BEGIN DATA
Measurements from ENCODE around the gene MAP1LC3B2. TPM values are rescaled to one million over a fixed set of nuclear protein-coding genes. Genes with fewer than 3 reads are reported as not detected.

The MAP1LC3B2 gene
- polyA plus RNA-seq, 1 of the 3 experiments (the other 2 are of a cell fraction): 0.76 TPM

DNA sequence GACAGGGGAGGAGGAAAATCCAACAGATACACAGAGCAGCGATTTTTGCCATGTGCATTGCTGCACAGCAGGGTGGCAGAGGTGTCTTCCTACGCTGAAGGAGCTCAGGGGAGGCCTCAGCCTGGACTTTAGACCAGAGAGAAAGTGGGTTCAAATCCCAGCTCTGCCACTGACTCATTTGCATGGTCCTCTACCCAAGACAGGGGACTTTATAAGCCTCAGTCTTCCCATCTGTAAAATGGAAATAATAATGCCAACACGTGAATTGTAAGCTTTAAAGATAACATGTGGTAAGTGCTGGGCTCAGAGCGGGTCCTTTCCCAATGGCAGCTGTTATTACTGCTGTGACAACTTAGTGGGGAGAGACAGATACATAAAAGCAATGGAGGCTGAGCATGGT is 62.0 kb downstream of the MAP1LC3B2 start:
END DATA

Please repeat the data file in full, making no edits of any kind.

Measurements from ENCODE around the gene MAP1LC3B2. TPM values are rescaled to one million over a fixed set of nuclear protein-coding genes. Genes with fewer than 3 reads are reported as not detected.

The MAP1LC3B2 gene
- polyA plus RNA-seq, 1 of the 3 experiments (the other 2 are of a cell fraction): 0.76 TPM

DNA sequence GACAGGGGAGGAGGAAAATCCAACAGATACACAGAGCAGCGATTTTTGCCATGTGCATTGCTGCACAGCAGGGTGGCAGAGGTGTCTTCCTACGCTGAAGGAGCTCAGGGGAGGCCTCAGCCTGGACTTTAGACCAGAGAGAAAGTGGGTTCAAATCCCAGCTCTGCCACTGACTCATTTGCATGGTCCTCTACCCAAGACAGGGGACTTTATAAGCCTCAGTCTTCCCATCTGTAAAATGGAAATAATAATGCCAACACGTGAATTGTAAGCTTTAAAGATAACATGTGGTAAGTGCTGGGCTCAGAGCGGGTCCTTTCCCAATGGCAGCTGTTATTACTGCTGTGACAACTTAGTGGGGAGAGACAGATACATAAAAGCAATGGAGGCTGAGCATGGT is 62.0 kb downstream of the MAP1LC3B2 start: